Long-term effects of exercise and physical therapy in people with Parkinson disease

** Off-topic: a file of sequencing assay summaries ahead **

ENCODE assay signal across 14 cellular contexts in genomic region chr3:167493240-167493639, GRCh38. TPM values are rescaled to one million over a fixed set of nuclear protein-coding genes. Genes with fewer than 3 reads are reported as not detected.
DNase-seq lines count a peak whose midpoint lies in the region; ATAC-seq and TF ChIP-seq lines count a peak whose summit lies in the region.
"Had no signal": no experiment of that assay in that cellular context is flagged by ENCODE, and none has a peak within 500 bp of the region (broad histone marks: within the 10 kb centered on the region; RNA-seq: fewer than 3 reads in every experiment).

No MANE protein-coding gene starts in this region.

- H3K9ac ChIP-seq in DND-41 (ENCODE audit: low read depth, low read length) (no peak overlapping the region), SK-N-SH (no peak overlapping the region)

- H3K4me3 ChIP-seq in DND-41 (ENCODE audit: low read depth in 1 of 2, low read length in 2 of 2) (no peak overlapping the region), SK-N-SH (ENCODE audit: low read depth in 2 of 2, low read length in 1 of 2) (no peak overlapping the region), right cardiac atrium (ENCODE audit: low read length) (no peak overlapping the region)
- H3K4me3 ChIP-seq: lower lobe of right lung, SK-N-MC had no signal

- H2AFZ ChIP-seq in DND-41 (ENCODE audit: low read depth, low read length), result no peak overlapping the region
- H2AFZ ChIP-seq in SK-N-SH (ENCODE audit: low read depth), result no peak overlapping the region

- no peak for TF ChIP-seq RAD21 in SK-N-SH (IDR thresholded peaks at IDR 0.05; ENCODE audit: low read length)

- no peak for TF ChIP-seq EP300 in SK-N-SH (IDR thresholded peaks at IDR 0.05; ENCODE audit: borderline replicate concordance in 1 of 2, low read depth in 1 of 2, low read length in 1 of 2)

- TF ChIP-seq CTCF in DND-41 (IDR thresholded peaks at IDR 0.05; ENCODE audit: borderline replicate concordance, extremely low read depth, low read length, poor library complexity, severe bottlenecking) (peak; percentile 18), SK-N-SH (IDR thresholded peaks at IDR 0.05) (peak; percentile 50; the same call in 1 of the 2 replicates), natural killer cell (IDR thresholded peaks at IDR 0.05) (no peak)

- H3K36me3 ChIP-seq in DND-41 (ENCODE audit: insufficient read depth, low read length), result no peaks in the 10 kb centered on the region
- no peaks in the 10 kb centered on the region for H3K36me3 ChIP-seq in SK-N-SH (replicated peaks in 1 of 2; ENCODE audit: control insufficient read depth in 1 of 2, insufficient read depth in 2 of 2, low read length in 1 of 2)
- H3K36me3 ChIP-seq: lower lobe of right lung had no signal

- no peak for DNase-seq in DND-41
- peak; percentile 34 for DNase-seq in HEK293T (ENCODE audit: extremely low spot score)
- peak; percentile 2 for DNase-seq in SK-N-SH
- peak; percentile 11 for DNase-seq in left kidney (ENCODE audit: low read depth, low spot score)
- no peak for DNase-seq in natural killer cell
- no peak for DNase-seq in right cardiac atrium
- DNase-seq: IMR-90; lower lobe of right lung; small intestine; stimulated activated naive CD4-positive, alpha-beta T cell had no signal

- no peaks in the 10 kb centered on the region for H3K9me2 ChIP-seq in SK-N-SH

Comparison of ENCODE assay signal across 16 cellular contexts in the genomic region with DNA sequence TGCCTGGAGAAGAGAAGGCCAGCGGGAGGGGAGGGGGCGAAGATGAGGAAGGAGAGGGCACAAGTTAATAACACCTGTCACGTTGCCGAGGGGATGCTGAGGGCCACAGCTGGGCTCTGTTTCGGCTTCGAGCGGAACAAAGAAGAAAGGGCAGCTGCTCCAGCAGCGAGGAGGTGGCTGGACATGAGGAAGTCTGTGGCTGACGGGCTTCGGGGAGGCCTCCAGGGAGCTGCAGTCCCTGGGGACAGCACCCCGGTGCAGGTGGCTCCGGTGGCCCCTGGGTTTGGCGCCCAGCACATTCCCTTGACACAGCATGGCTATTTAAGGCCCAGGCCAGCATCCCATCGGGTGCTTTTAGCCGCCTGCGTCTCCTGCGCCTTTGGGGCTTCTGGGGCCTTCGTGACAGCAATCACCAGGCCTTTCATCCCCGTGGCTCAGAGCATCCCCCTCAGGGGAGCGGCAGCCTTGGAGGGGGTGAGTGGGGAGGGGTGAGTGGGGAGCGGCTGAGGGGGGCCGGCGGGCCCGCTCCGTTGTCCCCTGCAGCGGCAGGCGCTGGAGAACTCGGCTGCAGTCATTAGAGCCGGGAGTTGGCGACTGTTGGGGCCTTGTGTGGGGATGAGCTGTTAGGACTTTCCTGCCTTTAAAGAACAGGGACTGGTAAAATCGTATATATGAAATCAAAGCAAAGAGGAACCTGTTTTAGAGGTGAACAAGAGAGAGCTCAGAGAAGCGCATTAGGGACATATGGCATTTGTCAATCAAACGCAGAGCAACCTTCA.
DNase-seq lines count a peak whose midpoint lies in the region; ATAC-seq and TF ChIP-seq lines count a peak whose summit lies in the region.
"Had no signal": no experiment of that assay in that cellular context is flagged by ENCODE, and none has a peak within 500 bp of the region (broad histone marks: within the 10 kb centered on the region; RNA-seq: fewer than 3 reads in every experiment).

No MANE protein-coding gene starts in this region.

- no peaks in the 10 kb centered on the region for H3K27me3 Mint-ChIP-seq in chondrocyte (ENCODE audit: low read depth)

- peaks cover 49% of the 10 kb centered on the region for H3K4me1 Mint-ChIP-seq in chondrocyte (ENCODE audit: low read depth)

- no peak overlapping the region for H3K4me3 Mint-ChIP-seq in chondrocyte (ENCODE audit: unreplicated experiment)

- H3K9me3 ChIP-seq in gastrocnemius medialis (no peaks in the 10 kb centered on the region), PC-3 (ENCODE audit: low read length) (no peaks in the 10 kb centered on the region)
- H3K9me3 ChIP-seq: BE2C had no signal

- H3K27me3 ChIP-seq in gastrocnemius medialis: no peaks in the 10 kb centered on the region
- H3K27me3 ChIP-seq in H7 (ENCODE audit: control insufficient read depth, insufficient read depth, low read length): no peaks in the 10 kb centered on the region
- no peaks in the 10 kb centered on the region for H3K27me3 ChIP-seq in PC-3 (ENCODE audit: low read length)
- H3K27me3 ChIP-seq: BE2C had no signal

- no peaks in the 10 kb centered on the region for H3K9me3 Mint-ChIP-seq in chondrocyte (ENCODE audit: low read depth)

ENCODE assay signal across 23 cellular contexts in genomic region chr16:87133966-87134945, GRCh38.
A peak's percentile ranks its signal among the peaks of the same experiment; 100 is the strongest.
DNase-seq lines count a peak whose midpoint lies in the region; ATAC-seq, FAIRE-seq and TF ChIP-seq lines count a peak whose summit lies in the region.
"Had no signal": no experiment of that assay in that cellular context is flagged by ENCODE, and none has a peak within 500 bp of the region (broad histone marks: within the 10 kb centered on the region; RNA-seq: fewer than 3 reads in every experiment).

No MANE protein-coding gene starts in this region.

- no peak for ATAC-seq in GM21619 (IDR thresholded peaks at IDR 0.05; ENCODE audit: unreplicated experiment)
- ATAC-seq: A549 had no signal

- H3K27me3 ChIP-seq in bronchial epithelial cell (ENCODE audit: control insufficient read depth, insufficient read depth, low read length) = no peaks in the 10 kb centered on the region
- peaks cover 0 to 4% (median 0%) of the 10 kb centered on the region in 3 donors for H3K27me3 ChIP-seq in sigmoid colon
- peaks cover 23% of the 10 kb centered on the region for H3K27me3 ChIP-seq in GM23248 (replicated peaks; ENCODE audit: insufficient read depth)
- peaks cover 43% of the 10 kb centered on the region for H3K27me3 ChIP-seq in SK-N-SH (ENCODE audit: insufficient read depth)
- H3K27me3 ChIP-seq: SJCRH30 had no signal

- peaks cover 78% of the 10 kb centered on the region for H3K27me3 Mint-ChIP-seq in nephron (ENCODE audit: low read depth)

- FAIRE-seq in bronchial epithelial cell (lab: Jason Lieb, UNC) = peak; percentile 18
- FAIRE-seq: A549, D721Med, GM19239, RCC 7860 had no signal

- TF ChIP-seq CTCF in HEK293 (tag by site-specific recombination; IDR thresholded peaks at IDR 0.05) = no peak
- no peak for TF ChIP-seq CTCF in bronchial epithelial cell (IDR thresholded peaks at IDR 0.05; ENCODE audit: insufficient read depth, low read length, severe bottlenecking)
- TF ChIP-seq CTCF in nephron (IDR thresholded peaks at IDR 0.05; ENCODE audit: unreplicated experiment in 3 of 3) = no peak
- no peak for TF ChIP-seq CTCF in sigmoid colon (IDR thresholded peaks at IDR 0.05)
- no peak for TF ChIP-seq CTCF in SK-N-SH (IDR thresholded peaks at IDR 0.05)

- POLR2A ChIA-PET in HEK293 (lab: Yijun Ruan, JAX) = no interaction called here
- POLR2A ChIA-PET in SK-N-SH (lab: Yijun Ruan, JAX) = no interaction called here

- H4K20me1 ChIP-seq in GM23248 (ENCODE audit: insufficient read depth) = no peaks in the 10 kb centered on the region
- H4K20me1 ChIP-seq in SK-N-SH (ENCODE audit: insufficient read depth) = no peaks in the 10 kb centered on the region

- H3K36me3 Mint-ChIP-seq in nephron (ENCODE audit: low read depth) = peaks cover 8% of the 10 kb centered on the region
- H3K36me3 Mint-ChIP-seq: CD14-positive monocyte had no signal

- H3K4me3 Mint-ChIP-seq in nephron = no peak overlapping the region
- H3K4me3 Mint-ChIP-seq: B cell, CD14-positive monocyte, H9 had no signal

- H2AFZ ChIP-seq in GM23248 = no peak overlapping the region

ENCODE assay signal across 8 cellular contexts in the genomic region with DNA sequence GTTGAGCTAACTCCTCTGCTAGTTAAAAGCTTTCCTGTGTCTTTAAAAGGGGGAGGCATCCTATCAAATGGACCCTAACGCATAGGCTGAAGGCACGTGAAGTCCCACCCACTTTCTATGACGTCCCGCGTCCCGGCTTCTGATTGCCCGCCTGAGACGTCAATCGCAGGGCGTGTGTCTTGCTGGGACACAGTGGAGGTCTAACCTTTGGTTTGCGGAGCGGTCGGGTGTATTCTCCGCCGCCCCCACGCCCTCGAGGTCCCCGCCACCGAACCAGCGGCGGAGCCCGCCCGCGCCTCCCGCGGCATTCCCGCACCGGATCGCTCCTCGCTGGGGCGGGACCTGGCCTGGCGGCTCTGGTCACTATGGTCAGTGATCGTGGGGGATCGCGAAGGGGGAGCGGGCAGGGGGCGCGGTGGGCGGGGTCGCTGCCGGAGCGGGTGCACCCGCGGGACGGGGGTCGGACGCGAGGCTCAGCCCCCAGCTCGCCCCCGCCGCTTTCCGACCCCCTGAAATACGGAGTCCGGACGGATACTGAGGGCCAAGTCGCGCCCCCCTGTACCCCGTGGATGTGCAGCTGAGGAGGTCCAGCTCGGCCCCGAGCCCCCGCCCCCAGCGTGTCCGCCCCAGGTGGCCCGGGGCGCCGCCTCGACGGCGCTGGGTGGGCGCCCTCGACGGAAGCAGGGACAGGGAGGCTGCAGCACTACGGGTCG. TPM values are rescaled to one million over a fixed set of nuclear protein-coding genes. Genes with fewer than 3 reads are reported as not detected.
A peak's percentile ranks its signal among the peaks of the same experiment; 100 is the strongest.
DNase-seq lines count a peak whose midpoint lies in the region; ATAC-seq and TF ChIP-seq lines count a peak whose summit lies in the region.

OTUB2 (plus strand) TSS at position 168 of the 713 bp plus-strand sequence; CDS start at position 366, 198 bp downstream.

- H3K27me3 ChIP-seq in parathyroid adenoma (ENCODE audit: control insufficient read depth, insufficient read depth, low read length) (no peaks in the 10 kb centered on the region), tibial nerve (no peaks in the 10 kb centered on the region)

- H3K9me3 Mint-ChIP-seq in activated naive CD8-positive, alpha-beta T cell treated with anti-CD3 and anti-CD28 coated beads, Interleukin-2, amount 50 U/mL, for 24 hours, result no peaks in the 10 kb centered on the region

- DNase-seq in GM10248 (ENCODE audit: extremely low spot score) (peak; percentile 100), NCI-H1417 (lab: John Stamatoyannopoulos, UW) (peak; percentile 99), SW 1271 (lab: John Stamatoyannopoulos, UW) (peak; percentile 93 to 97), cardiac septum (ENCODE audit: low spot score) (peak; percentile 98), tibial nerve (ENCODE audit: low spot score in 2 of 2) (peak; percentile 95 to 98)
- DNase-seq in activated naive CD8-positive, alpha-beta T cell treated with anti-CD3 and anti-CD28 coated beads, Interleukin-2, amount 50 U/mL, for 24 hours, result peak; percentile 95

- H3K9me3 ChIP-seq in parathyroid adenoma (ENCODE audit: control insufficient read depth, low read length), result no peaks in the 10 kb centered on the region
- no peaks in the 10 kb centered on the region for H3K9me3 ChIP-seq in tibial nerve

Parkinson disease (PD) is a progressive, neurodegenerative movement disorder with symptoms reflecting various impairments and functional limitations, such as postural instability, gait disturbance, immobility and falls. In addition to pharmacological and surgical management of PD, exercise and physical therapy interventions are also being actively researched. This Review provides an overview of the effects of PD on physical activity — including muscle weakness, reduced aerobic capacity, gait impairment, balance disorders and falls. Previously published reviews have discussed only the short-term benefits of exercises and physical therapy for people with PD. However, owing to the progressive nature of PD, the present Review focuses on the long-term effects of such interventions. We also discuss exercise-induced neuroplasticity, present data on the possible risks and adverse effects of exercise training, make recommendations for clinical practice, and describe new treatment approaches. Evidence suggests that a minimum of 4 weeks of gait training or 8 weeks of balance training can have positive effects that persist for 3-12 months after treatment completion. Sustained strength training, aerobic training, tai chi or dance therapy lasting at least 12 weeks can produce long-term beneficial effects. Further studies are needed to verify disease-modifying effects of these interventions.